WASHINGTON (Reuters) - Six people were arrested on Tuesday during a protest in a Senate office building involving antiwar and Occupy DC demonstrators, police and participants said.
The group of about 100 protesters unfurled upside-down flags — a symbol of distress — and antiwar banners in the atrium of the Hart Senate Office Building, which houses senators’ personal offices and some committee rooms.
They chanted “We are the 99 percent” and “Stop the wars” until Capitol police cleared the area, participants and observers said.
The protest had been planned for months by such antiwar groups as Veterans for Peace and Code Pink to mark the 10th anniversary of the invasion of Afghanistan.
However, the event drew participants as well from the Occupy DC protest, a local version of the anti-corporate Occupy Wall Street demonstrations that have spread nationwide.
The “99 percent” chant has been a feature of those demonstrations, reflecting the protesters’ view that the country’s wealthiest one percent have too much and are too powerful.
The Washington protesters said there was a common philosophy underlying the antiwar and anti-Wall Street movements.
“We certainly want to end the wars, but our message is much broader than that. There’s a corrupt corporate America that’s running this country. One percent are making the decisions for the rest of us,” said Mike Tork, a Vietnam veteran from Falmouth, Mass., who is involved with Veterans for Peace.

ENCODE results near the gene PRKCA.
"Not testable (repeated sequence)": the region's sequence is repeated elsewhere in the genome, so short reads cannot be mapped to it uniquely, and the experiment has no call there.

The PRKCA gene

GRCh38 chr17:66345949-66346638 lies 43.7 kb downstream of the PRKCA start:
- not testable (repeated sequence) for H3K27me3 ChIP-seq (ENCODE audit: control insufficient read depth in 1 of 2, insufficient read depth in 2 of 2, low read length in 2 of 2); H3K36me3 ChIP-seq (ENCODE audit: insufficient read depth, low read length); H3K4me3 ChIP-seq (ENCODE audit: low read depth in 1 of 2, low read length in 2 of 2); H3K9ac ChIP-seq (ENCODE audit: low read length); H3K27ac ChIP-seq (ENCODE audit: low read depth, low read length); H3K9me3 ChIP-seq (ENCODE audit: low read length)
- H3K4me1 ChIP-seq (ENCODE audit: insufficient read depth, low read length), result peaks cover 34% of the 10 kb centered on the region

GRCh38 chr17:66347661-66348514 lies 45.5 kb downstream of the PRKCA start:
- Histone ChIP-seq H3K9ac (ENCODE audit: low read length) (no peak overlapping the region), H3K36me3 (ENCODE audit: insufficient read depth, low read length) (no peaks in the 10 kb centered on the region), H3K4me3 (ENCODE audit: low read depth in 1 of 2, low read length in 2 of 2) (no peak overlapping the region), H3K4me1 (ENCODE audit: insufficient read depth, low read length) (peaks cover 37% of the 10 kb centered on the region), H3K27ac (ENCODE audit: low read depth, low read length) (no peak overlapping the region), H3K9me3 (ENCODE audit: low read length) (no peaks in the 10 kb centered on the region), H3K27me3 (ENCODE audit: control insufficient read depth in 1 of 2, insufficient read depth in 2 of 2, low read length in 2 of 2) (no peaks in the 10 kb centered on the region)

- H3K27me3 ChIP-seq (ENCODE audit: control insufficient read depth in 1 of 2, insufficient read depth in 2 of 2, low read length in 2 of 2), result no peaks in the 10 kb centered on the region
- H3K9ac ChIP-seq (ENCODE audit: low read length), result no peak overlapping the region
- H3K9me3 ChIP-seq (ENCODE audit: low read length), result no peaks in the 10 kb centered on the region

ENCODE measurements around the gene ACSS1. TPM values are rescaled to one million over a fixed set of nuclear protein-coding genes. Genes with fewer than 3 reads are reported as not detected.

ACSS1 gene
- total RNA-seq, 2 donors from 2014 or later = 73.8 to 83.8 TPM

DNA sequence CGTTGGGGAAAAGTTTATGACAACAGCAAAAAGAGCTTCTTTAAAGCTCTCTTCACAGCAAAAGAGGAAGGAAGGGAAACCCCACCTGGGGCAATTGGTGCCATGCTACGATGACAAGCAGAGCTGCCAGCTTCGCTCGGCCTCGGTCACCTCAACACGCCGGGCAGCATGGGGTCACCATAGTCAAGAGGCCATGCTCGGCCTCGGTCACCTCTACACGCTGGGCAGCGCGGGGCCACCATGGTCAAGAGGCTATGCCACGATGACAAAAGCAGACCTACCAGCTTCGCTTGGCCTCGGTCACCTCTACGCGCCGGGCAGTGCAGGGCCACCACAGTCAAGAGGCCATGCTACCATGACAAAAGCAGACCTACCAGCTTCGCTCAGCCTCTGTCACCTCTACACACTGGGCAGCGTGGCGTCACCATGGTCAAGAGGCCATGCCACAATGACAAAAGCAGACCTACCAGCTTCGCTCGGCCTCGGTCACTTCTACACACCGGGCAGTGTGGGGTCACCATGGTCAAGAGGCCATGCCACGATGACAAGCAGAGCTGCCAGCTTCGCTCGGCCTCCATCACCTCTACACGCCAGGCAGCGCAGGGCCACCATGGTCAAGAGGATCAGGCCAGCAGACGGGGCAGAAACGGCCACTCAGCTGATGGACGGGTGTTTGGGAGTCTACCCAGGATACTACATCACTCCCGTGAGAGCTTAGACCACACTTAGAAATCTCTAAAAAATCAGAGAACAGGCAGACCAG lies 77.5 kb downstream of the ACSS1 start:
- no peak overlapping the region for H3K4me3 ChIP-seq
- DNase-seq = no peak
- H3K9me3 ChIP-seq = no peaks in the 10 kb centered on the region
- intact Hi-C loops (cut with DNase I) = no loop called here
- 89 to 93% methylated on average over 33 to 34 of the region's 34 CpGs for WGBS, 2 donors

Police arrested six protesters and charged them with unlawful conduct for demonstrating inside a Capitol building, a police spokeswoman said.
Over the past weeks, demonstrators from different protests have set up camps at two sites in downtown Washington near the White House.
The number of Occupy DC protesters camped out in McPherson Square a few blocks north of the White House had risen to about 60 at midday on Tuesday, well above the dozen or so there last week.
The site also showed more permanence, with tents, tarps, sleeping bags, a food table and piles of other equipment laid out.
“I’m hard pressed to think what could be offered to appease people who are showing up here and all across the country. They aren’t going to be appeased by the lesser of two evils,” Peter Vos, a 52-year-old teacher of computer skills to prison inmates, said after he dropped off 100 ponchos for protesters.
At a separate protest with aims similar to that of Occupy DC, the Park Service has offered the Stop the Machine movement a four-month extension of its occupation of Freedom Plaza in central Washington, organizer Dr. Margaret Flowers said.
“We feel that we’re part of the same movement. The most important thing that we’re doing is getting people out and protesting,” Flowers told Reuters.
A Park Service spokesman was not available to comment.
Reporting by Andy Sullivan and Ian Simpson; Editing by Jerry Norton